@15, I understand that SF hasn't built enough housing. We wouldn't have a housing crisis if there were enough housing to go around. Even with all the development currently under way it would be impossible for SF to satisfy the demands of the tech industry because Silicon Valley isn't doing its part.

If you care enough to write about this issue at least read the above. SF has unaffordable for poor-people housing partly for the same reasons as other rich cities (London, NYC) and partly for reasons its own (Neighborhood groups have significant political power).
@17, The city has a fund to offset the cost of affordable units.
@11 So quick to judge (and exhibit your loan burden in 'urban cultural theory," or some such.)

Clearly, building out to the sidewalk is not a problem for the developer. He/she is simply going to do what makes the most economic sense within the limits on his/her resource (zoning height) and costs (including time & opportunity costs with the typical Seattle process nonsense).

If you want a better, more affordable city, work with builders to to go up, lessening intensive use of the building's footprint, and permitting higher buildings, for more character and less bulk at the base.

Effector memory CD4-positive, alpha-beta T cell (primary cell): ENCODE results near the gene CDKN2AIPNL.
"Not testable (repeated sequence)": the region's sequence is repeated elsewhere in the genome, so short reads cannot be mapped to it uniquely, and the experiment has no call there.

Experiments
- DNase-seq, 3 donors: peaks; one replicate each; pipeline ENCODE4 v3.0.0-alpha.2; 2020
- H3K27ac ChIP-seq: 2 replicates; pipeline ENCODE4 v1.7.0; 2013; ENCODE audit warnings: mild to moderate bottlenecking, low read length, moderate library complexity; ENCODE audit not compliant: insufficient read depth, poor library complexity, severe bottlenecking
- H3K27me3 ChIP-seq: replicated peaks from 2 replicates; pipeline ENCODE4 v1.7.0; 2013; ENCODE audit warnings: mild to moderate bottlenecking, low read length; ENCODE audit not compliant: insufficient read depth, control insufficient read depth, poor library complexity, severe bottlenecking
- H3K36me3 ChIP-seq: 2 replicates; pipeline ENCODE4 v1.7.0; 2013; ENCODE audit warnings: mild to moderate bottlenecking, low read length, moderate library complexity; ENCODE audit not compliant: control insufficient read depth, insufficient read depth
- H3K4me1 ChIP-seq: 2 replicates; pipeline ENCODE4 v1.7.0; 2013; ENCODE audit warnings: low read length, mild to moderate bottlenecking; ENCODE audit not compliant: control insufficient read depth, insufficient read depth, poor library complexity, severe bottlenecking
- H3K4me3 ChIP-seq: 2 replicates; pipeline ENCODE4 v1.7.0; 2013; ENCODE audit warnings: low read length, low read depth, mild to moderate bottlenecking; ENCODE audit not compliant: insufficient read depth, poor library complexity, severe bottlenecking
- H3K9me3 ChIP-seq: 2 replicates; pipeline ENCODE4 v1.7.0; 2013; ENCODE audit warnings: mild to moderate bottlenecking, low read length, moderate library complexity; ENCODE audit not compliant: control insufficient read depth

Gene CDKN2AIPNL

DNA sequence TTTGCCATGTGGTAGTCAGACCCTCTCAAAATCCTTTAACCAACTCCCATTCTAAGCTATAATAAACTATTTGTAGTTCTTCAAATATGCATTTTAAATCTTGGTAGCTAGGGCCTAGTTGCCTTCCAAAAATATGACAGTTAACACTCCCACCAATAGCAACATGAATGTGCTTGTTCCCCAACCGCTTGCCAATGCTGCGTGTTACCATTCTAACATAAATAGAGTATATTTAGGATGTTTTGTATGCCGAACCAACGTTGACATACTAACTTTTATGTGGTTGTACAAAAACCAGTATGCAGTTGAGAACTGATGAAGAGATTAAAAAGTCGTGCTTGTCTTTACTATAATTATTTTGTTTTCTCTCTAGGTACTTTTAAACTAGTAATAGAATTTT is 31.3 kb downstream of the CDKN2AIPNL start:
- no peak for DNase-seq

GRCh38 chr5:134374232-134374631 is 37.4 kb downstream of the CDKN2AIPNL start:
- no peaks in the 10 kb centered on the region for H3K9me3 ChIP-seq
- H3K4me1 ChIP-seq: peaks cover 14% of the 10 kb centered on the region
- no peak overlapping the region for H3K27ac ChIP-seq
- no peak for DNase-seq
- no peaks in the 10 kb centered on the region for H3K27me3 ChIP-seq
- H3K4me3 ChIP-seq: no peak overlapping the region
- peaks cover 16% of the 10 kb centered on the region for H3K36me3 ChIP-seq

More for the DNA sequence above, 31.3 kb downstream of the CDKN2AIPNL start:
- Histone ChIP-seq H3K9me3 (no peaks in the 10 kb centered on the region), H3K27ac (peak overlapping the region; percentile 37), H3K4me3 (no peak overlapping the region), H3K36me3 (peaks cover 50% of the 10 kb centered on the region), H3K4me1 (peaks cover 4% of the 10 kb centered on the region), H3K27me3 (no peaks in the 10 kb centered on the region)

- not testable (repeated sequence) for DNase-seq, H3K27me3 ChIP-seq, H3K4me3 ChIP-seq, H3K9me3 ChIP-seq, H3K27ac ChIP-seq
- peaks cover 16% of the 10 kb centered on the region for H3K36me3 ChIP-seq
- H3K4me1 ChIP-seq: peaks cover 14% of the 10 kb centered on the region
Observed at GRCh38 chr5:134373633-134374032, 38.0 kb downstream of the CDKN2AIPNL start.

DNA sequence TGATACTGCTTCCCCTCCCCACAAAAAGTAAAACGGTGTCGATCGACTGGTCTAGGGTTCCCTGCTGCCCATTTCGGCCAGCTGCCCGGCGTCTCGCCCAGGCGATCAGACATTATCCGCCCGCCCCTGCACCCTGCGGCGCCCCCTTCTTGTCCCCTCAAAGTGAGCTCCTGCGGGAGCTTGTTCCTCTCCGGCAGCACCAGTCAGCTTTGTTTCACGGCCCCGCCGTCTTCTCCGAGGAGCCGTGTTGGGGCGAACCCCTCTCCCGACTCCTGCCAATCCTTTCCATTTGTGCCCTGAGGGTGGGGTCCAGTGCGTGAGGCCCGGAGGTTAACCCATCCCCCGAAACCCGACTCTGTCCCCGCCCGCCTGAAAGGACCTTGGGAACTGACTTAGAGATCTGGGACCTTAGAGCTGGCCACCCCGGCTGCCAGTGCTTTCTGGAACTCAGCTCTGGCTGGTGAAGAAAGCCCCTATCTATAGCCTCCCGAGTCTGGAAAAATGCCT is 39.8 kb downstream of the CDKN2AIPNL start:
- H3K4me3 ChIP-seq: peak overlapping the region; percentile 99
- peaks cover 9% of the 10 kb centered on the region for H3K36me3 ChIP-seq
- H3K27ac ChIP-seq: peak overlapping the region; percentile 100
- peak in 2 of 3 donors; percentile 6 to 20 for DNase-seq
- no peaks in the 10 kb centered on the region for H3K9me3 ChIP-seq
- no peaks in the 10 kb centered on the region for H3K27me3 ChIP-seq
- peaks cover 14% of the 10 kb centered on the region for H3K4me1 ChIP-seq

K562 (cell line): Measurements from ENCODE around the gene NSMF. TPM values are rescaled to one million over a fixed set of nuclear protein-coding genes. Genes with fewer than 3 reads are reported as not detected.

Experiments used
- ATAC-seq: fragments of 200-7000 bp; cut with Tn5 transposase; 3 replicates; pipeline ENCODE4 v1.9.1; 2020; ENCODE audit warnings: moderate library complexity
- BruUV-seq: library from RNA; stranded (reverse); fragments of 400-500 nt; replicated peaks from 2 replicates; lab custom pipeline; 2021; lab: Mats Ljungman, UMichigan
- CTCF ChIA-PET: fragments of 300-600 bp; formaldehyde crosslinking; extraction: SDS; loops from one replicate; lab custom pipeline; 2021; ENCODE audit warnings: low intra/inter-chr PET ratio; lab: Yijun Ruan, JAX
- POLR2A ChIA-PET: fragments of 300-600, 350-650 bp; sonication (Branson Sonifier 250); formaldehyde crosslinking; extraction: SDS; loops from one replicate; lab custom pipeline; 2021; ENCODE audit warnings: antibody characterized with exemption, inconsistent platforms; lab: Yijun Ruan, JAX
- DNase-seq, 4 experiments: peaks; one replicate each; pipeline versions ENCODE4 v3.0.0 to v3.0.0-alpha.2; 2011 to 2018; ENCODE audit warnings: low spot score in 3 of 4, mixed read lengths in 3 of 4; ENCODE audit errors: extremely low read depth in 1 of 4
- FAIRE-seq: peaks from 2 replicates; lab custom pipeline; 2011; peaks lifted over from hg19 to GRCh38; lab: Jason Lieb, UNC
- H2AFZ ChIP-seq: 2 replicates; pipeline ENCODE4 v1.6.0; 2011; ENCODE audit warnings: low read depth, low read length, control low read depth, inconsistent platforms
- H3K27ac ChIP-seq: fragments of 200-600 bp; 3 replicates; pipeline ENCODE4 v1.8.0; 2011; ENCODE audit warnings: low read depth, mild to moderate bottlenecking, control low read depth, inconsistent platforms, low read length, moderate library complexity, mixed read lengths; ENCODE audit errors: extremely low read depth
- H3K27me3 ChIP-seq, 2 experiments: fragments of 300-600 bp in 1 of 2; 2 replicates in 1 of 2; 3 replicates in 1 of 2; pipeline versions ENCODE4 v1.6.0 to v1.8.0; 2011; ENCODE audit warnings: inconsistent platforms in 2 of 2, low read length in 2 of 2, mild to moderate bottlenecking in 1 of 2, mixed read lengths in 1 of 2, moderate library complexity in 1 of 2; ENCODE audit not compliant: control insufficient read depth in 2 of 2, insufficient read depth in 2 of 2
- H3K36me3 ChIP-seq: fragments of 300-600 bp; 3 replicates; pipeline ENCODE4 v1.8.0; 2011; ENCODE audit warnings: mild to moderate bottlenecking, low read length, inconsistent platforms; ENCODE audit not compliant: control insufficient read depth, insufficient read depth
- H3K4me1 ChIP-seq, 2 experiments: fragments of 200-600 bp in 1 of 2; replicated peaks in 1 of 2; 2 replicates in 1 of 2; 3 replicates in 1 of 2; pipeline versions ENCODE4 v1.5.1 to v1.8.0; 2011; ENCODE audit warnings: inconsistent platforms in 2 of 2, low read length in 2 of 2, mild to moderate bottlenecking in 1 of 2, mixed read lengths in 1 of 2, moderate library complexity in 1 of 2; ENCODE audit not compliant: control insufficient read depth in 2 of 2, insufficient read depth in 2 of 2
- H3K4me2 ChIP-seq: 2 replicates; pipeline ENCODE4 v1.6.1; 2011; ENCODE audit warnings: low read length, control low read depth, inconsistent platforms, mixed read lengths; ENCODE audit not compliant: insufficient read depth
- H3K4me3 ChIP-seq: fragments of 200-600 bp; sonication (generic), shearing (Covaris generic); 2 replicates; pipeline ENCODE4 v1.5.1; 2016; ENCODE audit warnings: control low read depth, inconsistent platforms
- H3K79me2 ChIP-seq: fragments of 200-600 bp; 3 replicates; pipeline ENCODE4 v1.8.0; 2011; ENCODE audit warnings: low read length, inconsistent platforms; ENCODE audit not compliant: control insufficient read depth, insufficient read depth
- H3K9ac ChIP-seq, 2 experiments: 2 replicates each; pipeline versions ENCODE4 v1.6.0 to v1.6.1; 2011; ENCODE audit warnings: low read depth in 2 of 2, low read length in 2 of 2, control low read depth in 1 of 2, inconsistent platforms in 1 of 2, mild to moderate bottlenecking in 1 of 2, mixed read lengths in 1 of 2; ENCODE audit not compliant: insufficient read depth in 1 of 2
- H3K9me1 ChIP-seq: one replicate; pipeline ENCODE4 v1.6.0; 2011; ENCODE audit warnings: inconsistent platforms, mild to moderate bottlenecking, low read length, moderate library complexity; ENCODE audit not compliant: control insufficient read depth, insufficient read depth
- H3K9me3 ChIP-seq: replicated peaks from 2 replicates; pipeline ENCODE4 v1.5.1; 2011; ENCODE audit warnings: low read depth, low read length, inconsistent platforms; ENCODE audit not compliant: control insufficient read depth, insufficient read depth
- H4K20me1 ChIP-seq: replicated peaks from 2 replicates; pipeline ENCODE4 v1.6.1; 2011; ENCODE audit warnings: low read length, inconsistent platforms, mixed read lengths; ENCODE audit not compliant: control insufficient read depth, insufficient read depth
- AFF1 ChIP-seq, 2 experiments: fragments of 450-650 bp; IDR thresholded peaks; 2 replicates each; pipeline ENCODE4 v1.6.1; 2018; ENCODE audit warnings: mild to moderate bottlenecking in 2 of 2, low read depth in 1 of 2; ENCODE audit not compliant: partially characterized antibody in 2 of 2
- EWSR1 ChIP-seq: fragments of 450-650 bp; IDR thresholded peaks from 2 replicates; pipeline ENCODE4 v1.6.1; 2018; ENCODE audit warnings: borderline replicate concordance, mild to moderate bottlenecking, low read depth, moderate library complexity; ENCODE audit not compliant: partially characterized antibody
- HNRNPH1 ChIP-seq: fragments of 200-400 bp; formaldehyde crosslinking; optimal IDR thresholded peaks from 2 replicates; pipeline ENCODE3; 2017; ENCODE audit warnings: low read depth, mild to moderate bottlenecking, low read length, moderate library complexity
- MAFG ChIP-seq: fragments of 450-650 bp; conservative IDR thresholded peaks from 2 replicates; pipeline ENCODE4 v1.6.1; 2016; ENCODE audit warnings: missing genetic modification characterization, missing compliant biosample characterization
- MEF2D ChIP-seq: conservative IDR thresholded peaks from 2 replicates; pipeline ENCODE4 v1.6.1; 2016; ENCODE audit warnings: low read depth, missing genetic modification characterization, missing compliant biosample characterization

- Streets will have more character (provided there is spacing to avoid shadow canyons, and maintain views at elevation (Vancouver solved for this, largely)
- More public/open space.
- Buildings will improve (structural steel, masonary, not wood).
- Density will drive transit infrastructure
- Rents (on lower floors) will be more affordable, as they become relatively less attractive in views, etc. -- but more attractive than 6-story wood blocks (and so making these more affordable (Its called economics, you should try it some time.)

Let's put it this way. The most intensively urban planned cities (Seattle, NYC, San Fran, etc.) are the most expensive, have decreasing quality of housing, and are troubled with a blight of related social costs. But for the loathed technology and financial sectors, these places would be toast.

The current state of affairs would not suggest that anyone professing to be an professional in planning can drive a better outcome than someone who "merely" has a grasp on essential finance and basic economics.